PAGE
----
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The P226 has always been exceptionally accurate, and the MK25 is no exception. I was surprised to find that the Olin military-issue M882 ball produced the best five-shot group: 1.89 inches at 25 yards. And, at 1,170 fps, it was also the fastest load of all that I tried.
Since this pistol is now offered commercially, I ran a selection of popular defensive ammunition through it and observed that my two T&E samples preferred the heaviest load: Winchester’s 147-grain PDX1 Defender with an average muzzle velocity of 999 fps. This combination is ideal in any MK25 (or P226) intended for personal defense.
Once I completed grouping and chronographing, I put the MK25 through the Navy’s pistol qualification test. Although NSW members do not have to qualify by these annual standards, I felt that the test was a good way to assess fit and function. The pistol passed with flying colors. In fact, if I were still a card-carrying member of the military, I’d renew my expert badge using this MK25. I smoked the Navy’s qualification standards and enjoyed every minute of it.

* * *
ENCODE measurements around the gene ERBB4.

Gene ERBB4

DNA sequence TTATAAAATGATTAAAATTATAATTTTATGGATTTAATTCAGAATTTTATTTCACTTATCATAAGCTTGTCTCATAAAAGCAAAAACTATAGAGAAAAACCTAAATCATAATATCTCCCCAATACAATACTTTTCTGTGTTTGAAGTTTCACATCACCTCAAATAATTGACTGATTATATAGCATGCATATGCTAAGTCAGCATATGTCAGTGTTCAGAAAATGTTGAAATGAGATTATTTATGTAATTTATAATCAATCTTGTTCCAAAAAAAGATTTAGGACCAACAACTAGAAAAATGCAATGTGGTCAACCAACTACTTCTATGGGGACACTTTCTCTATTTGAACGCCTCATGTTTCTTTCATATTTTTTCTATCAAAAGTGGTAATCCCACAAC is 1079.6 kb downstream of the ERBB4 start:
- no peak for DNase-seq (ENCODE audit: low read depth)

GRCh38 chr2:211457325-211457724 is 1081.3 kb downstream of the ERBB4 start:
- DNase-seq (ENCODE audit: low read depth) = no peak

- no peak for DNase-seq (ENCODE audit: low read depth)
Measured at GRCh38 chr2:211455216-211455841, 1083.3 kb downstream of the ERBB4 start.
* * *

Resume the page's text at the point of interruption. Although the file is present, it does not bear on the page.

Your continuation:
Felt recoil is minimal (even with defense loads), and the newer grips now have less bite than older two-piece checkered ones.
I’ve always found the grip on the P226 to be better contoured for the shape of the hand than other models. Not only do they help with presenting the pistol, I can happily report these don’t crack around the screws under hard use as was the case with some of the earlier P226s.
The pistol’s profile is slimmer than that of the M9, the decocker more intuitive to operate, and the magazine release is easier to reach. It’s quite understandable that the NSWC would choose the P226, even if it cost a little more than the M9.